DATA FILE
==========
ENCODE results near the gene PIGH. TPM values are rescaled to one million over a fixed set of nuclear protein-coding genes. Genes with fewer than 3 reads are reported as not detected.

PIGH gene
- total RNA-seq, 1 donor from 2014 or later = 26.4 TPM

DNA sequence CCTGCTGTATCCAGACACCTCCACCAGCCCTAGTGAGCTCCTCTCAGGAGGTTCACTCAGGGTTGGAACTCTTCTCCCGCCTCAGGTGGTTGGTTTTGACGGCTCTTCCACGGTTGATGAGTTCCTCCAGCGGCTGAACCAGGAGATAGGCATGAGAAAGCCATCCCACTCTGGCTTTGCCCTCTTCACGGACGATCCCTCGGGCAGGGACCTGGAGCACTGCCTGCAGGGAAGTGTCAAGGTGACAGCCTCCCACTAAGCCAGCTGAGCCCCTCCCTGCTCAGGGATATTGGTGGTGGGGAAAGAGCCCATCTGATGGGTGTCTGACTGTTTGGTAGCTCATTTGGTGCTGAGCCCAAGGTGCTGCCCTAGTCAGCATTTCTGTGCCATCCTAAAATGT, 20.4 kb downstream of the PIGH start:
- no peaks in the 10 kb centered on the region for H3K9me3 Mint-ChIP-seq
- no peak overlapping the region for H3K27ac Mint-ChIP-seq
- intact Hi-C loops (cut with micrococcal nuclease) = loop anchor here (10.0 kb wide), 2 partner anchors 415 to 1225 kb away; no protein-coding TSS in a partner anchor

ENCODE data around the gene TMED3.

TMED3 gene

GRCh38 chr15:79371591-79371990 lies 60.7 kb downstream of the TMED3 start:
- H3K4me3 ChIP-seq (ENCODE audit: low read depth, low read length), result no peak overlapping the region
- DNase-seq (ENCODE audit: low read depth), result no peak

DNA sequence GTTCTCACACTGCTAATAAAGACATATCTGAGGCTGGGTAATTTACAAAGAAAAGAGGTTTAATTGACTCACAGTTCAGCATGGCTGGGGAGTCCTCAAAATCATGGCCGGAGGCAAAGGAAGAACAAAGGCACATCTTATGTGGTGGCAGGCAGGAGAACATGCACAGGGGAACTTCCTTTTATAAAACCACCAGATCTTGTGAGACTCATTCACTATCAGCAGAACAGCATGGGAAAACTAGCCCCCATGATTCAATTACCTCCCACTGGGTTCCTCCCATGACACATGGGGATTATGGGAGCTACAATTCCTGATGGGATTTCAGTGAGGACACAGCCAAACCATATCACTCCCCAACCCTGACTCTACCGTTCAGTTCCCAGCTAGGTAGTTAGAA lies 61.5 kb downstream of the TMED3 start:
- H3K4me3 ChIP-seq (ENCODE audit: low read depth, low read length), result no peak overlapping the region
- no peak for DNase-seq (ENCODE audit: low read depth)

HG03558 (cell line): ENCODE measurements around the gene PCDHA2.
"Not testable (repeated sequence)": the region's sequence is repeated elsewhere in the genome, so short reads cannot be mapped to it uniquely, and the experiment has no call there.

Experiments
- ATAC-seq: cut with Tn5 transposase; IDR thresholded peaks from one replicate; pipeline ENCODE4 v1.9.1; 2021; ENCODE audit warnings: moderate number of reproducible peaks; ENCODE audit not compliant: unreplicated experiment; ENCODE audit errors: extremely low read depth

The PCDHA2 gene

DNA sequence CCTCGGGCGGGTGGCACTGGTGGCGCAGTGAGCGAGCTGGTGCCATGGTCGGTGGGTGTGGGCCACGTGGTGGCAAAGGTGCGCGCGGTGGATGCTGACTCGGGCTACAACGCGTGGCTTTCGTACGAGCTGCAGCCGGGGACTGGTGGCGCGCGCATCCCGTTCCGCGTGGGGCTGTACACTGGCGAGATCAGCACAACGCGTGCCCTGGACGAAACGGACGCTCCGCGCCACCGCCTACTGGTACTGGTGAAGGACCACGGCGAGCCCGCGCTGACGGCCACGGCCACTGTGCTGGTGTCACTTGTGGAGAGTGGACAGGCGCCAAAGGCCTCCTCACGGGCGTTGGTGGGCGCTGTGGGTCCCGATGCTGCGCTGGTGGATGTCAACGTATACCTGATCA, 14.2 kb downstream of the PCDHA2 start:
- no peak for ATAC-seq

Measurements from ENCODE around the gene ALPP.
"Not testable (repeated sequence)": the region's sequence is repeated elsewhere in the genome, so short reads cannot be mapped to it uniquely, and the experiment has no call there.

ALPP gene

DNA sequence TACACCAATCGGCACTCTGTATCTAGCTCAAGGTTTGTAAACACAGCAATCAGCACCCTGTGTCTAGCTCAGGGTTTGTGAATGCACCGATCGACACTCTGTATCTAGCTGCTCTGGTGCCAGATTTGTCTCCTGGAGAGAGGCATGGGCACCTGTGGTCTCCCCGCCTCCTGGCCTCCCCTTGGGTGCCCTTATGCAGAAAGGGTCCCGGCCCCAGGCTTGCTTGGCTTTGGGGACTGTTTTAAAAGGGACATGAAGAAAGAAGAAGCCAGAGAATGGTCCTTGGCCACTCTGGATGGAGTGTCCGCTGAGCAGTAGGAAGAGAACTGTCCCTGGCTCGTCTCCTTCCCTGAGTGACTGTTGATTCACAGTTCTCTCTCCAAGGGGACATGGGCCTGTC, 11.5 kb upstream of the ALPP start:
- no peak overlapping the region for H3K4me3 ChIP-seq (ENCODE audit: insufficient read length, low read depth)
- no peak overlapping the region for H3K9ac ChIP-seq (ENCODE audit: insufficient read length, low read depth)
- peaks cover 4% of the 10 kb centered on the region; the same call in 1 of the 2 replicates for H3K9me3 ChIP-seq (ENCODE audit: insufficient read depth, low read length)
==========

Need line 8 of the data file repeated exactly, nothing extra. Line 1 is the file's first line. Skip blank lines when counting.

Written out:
ENCODE data around the gene TMED3.